All producers have adopted at least some of those practices, but how many have indeed implemented most if not all of them? Another problem is that a given practice may be implemented with more or less success. For example, if everyone cleans the teats before milking, it does not necessarily mean that all teats are really clean when the time comes to attach the milking unit. That is probably the weak point of the formula and that is where we need to act in order to generate a significant improvement in the short term.
 
It Is Not too Late to Do Better
 
Improving milk quality and udder health at the provincial level is no small task, but it could be accomplished easily by increasing the adoption rate of recommended practices against mastitis at the farm. If some have succeeded, there is no reason why everyone could not succeed as well.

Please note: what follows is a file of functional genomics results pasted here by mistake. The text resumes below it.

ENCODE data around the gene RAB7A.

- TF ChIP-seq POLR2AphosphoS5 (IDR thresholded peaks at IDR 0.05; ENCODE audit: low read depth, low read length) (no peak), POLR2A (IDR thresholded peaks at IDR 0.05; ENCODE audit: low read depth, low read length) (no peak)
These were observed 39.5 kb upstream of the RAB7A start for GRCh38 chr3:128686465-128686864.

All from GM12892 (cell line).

Other jurisdictions have already performed this exercise. For example, the Netherlands and Australia have achieved significant SCC reductions with the help of programs that simply promoted the implementation of existing knowledge. Here, in Quebec, key organizations have already mobilized and are busy developing a wide range of tools and activities designed to equip dairy producers with solutions to achieve optimal udder health and quality milk.
 
If everyone puts their shoulder to the wheel and works together, this amazing feat becomes possible!
 

This article was published in Le producteur de lait québécois in November 2009.
 
Written by Julie Baillargeon, agronomist, transfer agent, CBMRN, Jean Durocher, veterinarian, coordinator of dairy herd health, Valacta, Jérôme Carrier, consulting veterinarian, AMVPQ, Simon Dufour, veterinarian, doctorate candidate, CBMRN, Anne-Marie Christen, M. Sc., transfer project manager, CBMRN, and Daniel Scholl, scientific director, CBMRN, and full professor, Faculté de médecine vétérinaire, Université de Montréal.